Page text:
San Francisco Chronicle

Wednesday, July 22, 1998

State School Test Scores Released
S.F. judge lifts ban -- results below U.S. average.
By NANETTE ASIMOV, Chronicle Staff Writer

California schoolchildren read, spell and calculate below the national average, according to long- awaited statewide achievement test scores released yesterday -- but 20 percent of the students were tested in English, a language they do not understand.

The state Department of Education posted the scores on the Internet after a Superior Court judge in San Francisco lifted a ban that had kept the test scores secret for three weeks because they included those of the non-English-speaking students.

The website shows scores for all schools and districts around the state.

But Judge David Garcia also ruled that state educators cannot force school districts to place the 1998 scores in the records of children who have been in this country less than 30 months, make academic decisions based on their scores, or even share them with parents.

Among 4.1 million children tested this spring in six subjects, including high school science and social science, only 9th-graders met the national average in math, and 11th-graders exceeded the national average slightly in social science.

Although several other states use the same test, known as the Standardized Testing & Reporting (STAR) exam, only California tests all students in English. Nearly 800,000 limited-English speaking children took the test, the first in four years.

The multiple-choice test has a top score of 99, with a score of 50 as the national average.

Scores of children who speak little English hovered in the bottom 25 percent. Only in math were the average scores in some grades slightly higher. None exceeded 28.

`It should come as no surprise that (limited-English-speaking) student scores are generally lower than those of other students,` said state schools Superintendent Delaine Eastin, who has long disagreed with Governor Pete Wilson and the state Board of Education that all children should be tested in English.

``Students who cannot read the test are clearly at a disadvantage (compared) with those who can,'' she said.

Wilson and the state board have said testing all children in English provides a valuable baseline for measuring progress in English -- a goal that is at the heart of Proposition 227, the ban on bilingual education approved by voters in June.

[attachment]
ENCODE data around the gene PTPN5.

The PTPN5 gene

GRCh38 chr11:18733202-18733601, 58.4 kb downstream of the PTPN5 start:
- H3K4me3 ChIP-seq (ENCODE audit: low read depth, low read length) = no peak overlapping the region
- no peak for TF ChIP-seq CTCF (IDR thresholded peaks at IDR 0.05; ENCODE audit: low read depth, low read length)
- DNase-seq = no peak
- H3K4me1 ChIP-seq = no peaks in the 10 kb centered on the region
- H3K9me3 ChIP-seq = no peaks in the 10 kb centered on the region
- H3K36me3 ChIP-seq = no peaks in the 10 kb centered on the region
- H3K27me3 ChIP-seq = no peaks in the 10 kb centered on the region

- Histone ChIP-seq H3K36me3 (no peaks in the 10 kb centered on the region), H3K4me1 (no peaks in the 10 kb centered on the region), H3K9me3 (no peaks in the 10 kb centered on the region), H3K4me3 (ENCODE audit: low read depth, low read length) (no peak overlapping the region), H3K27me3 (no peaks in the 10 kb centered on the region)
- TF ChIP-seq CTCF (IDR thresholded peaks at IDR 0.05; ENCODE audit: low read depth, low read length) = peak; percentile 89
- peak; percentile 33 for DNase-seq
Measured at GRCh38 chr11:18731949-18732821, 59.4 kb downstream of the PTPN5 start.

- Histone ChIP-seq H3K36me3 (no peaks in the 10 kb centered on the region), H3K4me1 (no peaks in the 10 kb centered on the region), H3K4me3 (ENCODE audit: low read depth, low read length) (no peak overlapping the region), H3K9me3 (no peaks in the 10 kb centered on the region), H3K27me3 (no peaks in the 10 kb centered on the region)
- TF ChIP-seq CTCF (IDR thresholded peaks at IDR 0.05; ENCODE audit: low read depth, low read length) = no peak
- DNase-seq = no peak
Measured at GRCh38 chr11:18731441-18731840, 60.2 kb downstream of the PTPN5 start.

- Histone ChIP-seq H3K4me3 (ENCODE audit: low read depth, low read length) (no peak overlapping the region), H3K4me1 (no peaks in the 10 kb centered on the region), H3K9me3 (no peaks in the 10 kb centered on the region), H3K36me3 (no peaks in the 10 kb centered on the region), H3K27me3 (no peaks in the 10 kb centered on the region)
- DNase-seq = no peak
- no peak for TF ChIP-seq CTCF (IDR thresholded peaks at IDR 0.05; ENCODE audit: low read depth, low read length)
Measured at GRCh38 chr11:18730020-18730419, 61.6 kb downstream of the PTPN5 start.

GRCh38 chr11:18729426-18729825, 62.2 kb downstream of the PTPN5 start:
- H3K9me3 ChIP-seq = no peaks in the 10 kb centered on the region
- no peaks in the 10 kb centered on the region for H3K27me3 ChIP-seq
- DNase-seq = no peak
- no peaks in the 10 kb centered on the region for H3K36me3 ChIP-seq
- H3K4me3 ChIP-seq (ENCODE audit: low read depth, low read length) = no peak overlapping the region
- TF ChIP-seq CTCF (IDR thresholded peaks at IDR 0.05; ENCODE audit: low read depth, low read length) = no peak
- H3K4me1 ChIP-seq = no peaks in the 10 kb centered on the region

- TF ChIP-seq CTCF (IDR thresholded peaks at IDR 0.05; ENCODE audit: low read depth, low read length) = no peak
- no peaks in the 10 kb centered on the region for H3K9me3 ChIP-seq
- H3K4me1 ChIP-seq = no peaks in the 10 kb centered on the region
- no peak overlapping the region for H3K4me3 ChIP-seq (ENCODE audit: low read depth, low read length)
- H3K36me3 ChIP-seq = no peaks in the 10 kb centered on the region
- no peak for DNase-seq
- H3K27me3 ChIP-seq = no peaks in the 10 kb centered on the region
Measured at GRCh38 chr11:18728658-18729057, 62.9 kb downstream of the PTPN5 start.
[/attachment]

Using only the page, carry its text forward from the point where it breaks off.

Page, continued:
The overall STAR results, which included those of the immigrant children, were particularly dismal in reading and spelling.

Sixth-graders achieved the highest average score in spelling -- a mere 40 points. In reading, eighth-graders earned 44 points, the highest average score.

Yvonne Larsen, president of the state Board of Education, called the poor reading scores ``troubling'' and evidence of a ``two-tier system of education.''

``We have one system for those with English skills and one for those without,'' she said.

But many educators said the low overall scores are not the fault of the bilingual education system they say has helped children, but rather on the fact that the students are recent arrivals.

``It would be like taking the test in Chinese,'' said San Francisco school board president Carlota del Portillo.

Civil rights attorneys and educators in Berkeley and Oakland, which had sued to suppress the immigrant children's scores, hailed yesterday's court ruling allowing districts to avoid placing the scores in individual students' academic records.

``This is truly a major victory for all California schoolchildren,'' said Berkeley Superintendent Jack McLaughlin. He said he and other Bay Area superintendents are pushing for permanent legislation that would exempt any child who does not understand the language from having to take the test in English.

Lawyers for the Berkeley and Oakland school districts told Garcia last week that schools make important decisions about children's abilities and what kinds of classes they should take based on their academic records.

Immigrant children would risk being steered into less challenging classes if artificially low test scores are put in their records, said Joseph Jaramillo, attorney for the Mexican American Legal Defense and Education Fund, which joined in the districts' lawsuit.

Yesterday, Garcia agreed.

STAR scores for all California schools and districts are posted on the website star.cde.ca.gov/